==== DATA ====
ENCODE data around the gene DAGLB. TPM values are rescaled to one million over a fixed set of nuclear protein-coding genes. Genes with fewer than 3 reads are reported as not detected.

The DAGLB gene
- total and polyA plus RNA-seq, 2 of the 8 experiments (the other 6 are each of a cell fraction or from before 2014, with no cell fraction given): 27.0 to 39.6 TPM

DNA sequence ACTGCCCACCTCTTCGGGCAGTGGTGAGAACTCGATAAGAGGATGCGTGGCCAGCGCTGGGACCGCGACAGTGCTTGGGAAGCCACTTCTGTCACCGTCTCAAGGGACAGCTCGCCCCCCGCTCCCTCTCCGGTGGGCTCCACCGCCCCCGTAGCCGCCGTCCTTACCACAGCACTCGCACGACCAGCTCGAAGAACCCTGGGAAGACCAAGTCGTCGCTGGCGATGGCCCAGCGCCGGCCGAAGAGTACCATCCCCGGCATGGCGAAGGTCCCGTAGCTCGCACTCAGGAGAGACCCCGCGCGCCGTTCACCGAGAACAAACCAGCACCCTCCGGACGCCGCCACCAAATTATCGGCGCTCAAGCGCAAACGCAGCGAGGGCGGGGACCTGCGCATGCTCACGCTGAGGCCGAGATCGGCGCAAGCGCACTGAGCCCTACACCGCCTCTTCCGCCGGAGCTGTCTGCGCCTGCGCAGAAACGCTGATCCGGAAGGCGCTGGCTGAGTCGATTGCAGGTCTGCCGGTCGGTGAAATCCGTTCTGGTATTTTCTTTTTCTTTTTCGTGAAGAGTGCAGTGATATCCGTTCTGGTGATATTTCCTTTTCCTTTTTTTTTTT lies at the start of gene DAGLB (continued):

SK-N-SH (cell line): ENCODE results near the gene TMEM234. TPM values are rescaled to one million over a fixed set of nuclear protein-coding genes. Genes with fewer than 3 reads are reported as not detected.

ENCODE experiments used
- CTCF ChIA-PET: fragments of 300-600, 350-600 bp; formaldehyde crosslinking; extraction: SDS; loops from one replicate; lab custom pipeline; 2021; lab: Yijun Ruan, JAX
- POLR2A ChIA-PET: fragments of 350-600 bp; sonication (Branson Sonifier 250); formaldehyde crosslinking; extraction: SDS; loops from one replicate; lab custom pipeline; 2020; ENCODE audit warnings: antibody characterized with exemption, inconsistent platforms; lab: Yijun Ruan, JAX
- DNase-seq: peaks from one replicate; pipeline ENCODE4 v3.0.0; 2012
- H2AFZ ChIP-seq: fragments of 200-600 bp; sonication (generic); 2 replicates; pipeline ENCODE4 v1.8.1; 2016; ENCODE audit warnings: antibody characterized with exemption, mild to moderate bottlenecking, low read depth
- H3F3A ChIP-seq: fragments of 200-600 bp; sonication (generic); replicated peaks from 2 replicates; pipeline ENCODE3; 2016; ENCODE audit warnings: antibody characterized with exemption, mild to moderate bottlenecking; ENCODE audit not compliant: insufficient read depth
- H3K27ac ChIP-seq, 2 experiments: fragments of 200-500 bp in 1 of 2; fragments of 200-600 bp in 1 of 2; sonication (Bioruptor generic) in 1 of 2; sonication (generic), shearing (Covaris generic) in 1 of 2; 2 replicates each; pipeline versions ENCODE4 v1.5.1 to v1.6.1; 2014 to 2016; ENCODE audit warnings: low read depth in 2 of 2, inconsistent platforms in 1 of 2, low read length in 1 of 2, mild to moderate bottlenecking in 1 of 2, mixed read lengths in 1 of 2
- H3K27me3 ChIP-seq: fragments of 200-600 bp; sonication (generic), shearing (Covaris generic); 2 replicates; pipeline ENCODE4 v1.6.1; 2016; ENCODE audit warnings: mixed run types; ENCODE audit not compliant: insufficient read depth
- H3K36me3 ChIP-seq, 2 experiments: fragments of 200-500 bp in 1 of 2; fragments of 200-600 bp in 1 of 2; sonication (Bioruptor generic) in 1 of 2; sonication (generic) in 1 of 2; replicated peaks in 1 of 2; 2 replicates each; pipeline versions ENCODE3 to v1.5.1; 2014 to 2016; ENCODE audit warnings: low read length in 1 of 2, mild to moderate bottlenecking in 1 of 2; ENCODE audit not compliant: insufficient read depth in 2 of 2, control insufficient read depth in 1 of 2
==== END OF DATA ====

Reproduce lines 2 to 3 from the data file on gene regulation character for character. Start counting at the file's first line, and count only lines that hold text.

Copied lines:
The DAGLB gene
- total and polyA plus RNA-seq, 2 of the 8 experiments (the other 6 are each of a cell fraction or from before 2014, with no cell fraction given): 27.0 to 39.6 TPM